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  • Writer's pictureMarc Viquez

Marsh Field - Muskegon Clippers


Photos by Marc Viquez, Stadium Journey


Stadium Info FANFARE Score: 3.29

Marsh Field 1800 Peck St. Muskegon, MI 49441


Year Opened: 1916 Capacity: 600

 

Muskegon's Century Old Ballpark

Marsh Field in Muskegon, Michigan, has been the home to all levels of baseball, from high school, minor league, and women’s professional teams since May 4, 1916. It has been the home of the Muskegon Clippers of the Great Lakes Summer Collegiate team since 2015, and they continue the tradition left by many others in the past.


Charles W. Marsh, a prominent industrialist, civic leader, and president of minor league clubs in Muskegon, spearheaded construction. He purchased four square blocks of property in the center of town and built a modern facility to attract a new team to town after one of the city’s ballparks was dismantled and replaced with homes.


The new stadium would eventually seat 6,000 people. It would be home to various minor league teams, including the Muskegon Red and the original Clippers, which served as parent clubs for the Detroit Tigers and the New York Yankees, respectively. The Tigers sponsored the 1940 team and provided funds to upgrade Marsh Field, including additional open bleacher seating.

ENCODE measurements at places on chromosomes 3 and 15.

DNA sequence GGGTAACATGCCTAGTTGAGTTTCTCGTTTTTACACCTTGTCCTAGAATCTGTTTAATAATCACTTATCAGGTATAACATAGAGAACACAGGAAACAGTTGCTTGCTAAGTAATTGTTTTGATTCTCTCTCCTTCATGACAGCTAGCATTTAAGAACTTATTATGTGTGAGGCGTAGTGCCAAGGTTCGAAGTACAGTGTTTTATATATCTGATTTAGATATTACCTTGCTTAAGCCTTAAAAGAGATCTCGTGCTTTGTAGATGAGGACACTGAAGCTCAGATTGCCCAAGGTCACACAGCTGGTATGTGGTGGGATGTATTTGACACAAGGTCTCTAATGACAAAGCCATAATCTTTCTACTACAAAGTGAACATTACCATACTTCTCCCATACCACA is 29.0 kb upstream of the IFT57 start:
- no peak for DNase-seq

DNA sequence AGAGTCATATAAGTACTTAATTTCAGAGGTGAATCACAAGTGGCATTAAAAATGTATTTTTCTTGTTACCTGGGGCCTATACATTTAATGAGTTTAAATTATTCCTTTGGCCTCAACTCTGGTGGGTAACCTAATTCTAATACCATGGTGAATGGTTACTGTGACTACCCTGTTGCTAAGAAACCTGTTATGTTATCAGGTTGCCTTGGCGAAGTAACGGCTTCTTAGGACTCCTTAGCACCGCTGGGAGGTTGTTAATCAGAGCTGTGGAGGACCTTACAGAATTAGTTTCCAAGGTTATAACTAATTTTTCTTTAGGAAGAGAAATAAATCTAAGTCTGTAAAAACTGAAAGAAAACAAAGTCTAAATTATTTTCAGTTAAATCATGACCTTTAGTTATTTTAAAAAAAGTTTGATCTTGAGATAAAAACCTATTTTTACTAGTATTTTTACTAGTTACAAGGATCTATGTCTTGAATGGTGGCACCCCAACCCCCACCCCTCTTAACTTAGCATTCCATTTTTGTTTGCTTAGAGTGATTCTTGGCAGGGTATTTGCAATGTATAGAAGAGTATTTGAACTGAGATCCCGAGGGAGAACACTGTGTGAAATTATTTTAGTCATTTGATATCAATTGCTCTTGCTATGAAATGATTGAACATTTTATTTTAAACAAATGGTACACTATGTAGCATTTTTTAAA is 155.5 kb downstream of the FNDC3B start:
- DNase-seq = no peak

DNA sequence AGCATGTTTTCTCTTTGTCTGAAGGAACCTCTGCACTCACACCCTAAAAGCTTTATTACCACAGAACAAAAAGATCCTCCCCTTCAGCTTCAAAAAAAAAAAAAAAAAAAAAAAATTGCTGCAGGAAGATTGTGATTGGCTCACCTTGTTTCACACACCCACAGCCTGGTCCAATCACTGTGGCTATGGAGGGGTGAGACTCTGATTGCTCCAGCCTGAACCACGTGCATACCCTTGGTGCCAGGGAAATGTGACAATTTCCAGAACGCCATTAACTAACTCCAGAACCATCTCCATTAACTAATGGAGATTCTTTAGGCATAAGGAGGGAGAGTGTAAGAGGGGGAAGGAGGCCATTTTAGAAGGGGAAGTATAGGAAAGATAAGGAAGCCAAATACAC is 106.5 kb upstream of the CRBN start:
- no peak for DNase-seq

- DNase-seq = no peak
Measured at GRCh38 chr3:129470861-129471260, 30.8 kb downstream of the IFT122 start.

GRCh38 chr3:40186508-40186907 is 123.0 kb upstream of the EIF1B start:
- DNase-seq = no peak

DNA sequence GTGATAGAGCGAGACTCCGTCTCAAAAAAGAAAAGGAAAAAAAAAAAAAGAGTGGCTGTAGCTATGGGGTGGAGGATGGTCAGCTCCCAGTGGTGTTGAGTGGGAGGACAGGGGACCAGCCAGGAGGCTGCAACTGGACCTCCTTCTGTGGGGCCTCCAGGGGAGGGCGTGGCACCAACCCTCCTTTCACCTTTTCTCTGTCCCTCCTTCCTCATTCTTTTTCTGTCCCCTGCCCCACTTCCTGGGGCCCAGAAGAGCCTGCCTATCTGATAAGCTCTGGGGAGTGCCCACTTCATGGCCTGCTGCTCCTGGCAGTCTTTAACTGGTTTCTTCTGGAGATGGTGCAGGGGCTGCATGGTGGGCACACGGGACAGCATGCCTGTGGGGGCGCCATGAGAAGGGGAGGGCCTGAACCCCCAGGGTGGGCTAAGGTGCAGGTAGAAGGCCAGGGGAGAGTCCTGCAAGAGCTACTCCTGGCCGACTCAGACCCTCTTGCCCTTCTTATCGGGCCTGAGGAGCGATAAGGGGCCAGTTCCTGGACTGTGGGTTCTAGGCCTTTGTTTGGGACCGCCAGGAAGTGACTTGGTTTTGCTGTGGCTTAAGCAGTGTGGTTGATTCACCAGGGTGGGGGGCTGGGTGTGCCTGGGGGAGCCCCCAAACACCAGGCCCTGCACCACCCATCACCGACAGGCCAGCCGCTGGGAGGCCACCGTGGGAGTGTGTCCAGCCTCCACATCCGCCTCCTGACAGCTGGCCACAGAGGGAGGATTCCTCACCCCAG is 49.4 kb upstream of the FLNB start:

Marsh Field was home to the Muskegon Lassies of the All-American Girls Baseball League from 1946-1950. The Lassies averaged close to 2,500 people per game. The large crowds might have been attributed to the light towers installed for the first time. In 1953, the Muskegon Belles of the AAGPBL would call the stadium home before folding, concluding an era of professional baseball at Marsh Field and in Muskegon.


The field was in squalid conditions when current Clippers management took over the field in 2015. Every dime collected by the team has been put back into the stadium and has included a new infield, scoreboard, party deck seating, paint job, stadium seating, and improved lighting and sound system.


Food & Beverage 3

A small concession stand at the front of the seating bowl ramp offers hot dogs, brats, and nachos between $3 and $4. Fans order by the bun and take it to the grill, where a sizzling brat or dog is served to them directly. Other items include candy, chips, popcorn, and peanuts. Coca-Cola products sell for $2.50 a bottle.


An alcohol kiosk in the seating bowl includes cans of Bud, Bud Light, and Michelob Ultra. Nutrl Hard Seltzers and local Unruly Brewing Company cans are available between $4-$5, but a dollar off when the beer batter strikes out.


Atmosphere 3

The Clippers provided a pleasant atmosphere for home games at Marsh Field. The venue offers food, beverages, merchandise, plenty of fans, and baseball. The 600-seat stadium is separated into bleacher seats and stadium seats, along with small party decks and suites at each end of the concourse.